January 4, 2015 at 2:31 pm

  3. Pingback: The Magic of Winter Grilling: Hickory Tinted Pork Shoulder Steaks - Best 2 Buy Outdoor

  4. I think you guys are hardy and hearty! I love pork steaks and will try this. My favorite marinade for this cut is mustard, soy sauce, garlic, rosemary and red pepper flakes.

    January 4, 2015 at 3:54 pm

    • That’s sounds very tasty. Might have to try that marinade too! Many thanks!

      January 4, 2015 at 4:05 pm

  5. Looks delicious. the marinade sounds perfect with the pork steak. Couldn’t ask for a better meal.

    January 4, 2015 at 5:29 pm

  6. Thanks PotP. The Mrs. will like this recipe. Might just try it on some wings as well. Happy New Year!

    January 4, 2015 at 7:59 pm

  7. What a great way to start the New Year! That combination of Garlic, Soya sauce, Honey and Pork with mash and greens, would be just heavenly.
    Thanks for some GREAT posts in 2014 and a Happy New Year to my friends, The Patrons of the Pit!
    Karen

    January 5, 2015 at 2:07 am

  8. Reminds me of some days spent on my deck in Burnsville warming my hands around my little barbecue grill. Sometimes I had to walk around to the deck from the front door because the sliding glass door would be frozen shut. But, the grilled meat always made the effort worthwhile. God Bless you and yours with a happy New Year.

    January 5, 2015 at 7:22 am

    • Wow, impressive John from Ecuador! Once upon a time, you were a robust Minnesota native! What happened! Now the coldest thing you encounter is the lemon aid in your hand whilst wiggling your toes into the sand upon your Ecuadorian beach. You’ve gone soft, I’m afraid. Even so, sounds like a good trade I suppose. After all, life is good down there!

      Blessings John and Mary!

      January 5, 2015 at 9:31 am

  9. I’m discovering a love of soy sauce and have made several different marinades with it lately!

    January 5, 2015 at 8:23 am

    • No kidding? Yeah, turns out to be a useful thing to have sitting in the fridge. Not just for chow mien any more!

      How bout them cowboys!

      Take care,
      PotP

      January 5, 2015 at 9:24 am

      • Go Cowboys!!!!

        I have to keep pinching myself that we actually made it past the WildCards! πŸ™‚

        January 5, 2015 at 9:27 am

      • No kidding. Didn’t see that coming!

        January 5, 2015 at 10:23 am

  10. Pork is a great choice of a protein now. For some reason I find myself paying more attention to that. And you must get a bunch of steaks out of a shoulder, no? Quite economical. I never thought of slicing a steak out of one. Once again, you’ve given me some good ideas here. Do keep warm.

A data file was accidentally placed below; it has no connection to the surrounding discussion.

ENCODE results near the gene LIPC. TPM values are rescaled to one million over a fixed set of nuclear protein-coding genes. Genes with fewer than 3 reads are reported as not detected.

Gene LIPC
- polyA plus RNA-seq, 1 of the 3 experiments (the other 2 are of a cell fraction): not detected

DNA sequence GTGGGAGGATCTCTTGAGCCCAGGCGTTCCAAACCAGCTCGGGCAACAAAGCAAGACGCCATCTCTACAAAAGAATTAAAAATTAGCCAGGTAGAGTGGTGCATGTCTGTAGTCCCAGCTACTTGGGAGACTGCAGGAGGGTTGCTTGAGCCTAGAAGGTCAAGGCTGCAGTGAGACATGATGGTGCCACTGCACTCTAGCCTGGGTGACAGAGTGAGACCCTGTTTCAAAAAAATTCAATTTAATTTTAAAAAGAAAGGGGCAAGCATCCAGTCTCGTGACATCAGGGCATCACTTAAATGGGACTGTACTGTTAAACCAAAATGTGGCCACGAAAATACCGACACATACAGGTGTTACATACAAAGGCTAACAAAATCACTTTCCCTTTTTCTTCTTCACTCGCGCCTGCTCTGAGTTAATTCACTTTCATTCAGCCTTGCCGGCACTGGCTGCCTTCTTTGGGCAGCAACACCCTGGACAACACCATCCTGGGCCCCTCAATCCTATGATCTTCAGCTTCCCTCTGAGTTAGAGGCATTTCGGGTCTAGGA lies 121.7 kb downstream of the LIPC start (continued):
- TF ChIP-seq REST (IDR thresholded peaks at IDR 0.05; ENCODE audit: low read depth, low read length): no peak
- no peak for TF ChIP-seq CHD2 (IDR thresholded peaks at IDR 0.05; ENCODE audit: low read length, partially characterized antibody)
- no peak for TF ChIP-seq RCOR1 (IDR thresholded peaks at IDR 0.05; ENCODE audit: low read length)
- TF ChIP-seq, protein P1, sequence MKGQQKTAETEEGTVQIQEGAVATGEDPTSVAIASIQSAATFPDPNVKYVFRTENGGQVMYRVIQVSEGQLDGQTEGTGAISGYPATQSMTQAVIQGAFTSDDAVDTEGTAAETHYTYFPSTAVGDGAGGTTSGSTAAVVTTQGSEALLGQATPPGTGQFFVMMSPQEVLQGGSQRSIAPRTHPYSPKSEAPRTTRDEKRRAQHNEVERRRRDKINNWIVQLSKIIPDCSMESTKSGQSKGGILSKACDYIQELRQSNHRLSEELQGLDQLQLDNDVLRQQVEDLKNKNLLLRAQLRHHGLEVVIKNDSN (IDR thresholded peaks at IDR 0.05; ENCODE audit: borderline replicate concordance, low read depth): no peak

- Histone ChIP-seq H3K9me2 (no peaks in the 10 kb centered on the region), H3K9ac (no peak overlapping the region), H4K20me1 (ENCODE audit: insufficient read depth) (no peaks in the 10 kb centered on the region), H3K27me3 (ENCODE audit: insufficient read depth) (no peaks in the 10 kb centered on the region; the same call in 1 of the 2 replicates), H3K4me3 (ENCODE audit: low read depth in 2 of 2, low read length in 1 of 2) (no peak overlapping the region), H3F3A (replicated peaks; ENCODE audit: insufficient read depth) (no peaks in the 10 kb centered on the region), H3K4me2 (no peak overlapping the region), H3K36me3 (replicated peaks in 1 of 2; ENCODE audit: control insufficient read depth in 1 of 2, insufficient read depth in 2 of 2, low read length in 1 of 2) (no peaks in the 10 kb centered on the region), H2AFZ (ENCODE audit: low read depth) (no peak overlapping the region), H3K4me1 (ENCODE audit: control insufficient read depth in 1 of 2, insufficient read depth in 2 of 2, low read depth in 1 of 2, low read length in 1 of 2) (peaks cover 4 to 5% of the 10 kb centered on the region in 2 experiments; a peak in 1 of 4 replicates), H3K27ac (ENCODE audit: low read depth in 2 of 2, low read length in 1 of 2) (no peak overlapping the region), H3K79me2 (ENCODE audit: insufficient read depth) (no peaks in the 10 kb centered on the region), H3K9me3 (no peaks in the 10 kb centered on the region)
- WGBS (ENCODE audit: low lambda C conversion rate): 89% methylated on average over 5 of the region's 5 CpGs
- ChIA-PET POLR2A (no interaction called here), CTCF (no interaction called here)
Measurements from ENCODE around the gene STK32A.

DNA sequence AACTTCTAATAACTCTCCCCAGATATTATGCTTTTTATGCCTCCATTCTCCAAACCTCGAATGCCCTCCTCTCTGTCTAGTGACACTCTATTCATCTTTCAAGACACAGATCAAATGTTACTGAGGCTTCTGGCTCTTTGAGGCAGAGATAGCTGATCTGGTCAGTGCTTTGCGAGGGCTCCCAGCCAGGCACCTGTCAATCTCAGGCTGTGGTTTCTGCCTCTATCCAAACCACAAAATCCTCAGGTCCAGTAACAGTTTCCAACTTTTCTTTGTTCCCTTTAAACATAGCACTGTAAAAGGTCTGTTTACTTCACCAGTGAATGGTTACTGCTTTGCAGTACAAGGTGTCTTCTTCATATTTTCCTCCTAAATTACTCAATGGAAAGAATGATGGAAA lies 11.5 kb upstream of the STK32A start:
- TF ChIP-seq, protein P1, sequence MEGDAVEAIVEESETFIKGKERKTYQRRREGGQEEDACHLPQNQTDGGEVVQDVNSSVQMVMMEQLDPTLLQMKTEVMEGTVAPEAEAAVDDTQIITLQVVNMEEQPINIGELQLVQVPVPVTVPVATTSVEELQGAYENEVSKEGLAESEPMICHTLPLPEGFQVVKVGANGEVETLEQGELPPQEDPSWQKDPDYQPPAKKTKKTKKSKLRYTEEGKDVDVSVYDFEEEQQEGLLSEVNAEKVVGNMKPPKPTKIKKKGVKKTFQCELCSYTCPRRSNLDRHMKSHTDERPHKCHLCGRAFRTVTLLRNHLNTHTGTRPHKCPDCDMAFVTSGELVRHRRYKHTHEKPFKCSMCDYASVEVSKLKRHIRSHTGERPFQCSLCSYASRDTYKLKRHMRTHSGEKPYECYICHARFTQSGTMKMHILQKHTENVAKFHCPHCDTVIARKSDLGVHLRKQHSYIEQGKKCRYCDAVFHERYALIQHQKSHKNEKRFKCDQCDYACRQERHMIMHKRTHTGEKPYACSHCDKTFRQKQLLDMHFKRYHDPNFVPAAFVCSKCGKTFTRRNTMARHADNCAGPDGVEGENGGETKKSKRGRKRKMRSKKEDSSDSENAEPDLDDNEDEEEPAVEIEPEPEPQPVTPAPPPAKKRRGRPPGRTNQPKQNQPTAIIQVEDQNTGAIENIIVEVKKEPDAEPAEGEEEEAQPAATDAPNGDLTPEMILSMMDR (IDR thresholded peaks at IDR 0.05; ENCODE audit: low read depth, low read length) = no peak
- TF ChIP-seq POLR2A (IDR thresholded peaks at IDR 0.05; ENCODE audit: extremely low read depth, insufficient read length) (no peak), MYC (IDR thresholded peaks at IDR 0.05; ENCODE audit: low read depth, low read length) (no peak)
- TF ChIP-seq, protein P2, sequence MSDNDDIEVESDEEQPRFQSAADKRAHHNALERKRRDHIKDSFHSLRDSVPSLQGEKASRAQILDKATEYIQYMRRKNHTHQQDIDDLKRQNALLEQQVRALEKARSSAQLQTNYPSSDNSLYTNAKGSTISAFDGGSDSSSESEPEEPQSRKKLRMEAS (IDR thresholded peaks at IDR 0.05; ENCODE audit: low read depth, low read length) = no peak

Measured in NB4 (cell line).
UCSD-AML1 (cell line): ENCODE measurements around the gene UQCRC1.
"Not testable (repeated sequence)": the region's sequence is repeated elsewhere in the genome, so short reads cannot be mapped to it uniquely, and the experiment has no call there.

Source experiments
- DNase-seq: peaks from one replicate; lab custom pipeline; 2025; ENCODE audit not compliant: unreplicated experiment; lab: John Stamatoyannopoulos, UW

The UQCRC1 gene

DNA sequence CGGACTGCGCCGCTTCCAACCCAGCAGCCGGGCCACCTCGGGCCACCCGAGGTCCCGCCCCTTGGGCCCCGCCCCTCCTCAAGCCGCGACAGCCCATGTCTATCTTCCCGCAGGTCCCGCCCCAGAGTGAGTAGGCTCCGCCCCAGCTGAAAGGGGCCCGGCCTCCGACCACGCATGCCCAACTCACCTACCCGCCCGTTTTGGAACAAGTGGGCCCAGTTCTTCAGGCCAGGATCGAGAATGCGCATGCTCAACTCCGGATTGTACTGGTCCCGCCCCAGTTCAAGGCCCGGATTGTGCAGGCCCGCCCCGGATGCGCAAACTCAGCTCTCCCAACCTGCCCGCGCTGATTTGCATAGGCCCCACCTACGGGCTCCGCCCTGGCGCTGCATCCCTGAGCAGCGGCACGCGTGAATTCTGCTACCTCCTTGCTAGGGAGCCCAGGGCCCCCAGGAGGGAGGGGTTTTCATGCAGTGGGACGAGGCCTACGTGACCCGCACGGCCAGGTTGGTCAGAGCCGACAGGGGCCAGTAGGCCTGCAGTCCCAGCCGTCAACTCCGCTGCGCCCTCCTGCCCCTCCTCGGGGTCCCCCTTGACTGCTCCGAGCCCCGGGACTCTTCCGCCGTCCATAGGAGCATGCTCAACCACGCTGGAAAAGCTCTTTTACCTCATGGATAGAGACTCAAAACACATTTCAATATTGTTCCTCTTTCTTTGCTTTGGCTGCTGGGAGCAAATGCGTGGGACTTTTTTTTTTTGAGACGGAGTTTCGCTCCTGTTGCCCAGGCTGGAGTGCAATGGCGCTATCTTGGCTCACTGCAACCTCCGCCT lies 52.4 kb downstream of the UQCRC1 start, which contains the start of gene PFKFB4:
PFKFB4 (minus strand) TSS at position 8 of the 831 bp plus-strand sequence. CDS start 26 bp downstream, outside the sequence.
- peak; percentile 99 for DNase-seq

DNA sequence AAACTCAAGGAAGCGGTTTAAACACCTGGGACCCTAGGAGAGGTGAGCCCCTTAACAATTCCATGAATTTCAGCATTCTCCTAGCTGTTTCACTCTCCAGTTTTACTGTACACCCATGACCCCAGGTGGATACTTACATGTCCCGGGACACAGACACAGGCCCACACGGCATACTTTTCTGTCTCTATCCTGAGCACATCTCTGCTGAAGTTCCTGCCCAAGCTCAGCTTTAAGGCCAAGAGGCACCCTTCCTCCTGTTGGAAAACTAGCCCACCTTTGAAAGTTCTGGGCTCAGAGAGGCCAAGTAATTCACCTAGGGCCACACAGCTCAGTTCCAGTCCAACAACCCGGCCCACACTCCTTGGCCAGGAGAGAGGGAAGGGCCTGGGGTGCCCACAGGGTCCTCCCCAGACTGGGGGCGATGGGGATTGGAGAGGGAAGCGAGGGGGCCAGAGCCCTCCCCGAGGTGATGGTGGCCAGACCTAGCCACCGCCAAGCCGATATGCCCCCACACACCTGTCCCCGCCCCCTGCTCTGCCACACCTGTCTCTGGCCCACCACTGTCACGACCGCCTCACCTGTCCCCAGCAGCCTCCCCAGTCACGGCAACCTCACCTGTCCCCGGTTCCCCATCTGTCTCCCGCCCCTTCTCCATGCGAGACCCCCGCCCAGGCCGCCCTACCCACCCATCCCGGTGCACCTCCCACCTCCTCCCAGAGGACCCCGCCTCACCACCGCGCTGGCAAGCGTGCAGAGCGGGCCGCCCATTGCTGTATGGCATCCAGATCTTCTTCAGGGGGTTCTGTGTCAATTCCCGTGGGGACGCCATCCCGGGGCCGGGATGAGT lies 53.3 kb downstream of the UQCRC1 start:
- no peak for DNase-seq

January 5, 2015 at 4:41 pm

    • Yeah good point. Not sure how many steaks you can get from a typical shoulder, but I bet it’s a few. We bought a 1/4 hog last year, and I was delving through the deep freeze last week and found these. I wouldn’t had thought of pork shoulder steaks either, had not our butcher included some in our share. Economical indeed. And tastes great.

      Take care, Mr Quincho!

      January 5, 2015 at 6:37 pm

  11. This is mad

    January 6, 2015 at 6:26 am

  12. Liz

    me, I am listening to those steel drums and checking my stash of drink umbrellas. Grilling and smoking are high on my list, but not as high as winter is low. Going to wait for the mercury to rise and let you and your ilk carry on.

    Here’s something I found strange. Read a very good old-school foodie sort of book: https://www.goodreads.com/book/show/164397.Home_Cooking

    Enjoyed very much, but yowza–the author (now deceased) was anti-grilling. All sorts of claims about carcinogens on grilled food and such. Sadly, the author died at 48, but we know it wasn’t grilled food that took her so early. Was the first time I had seen grilling so universally pillaged.

    January 6, 2015 at 2:54 pm

    • Hi Liz! Understandable your instincts towards winter grilling. At times, you even make sense! There are certainly warmer ways to cook supper.

      Thanks for the book recommendation. Too bad every thing is bad for you these days, especially cooking meat over fire. That stings. Especially when man kind has been doing it for 5000 years or what ever its been. Aw well.

      Happy New Year, Liz. Stay warm, and put on some steel drums!

      January 8, 2015 at 9:37 am

  13. This looks so yummy!! I don’t usually like pork, but will definitely try this. Thankyou πŸ˜„πŸ˜

    January 18, 2015 at 9:10 am

    • Yeah pork tends to need a little help at times. Hope it works good for you. And thanks for chiming in!

      PotP

      January 18, 2015 at 1:14 pm

  14. Reblogged this on Dad Whats 4 Dinner.

    February 3, 2015 at 10:10 pm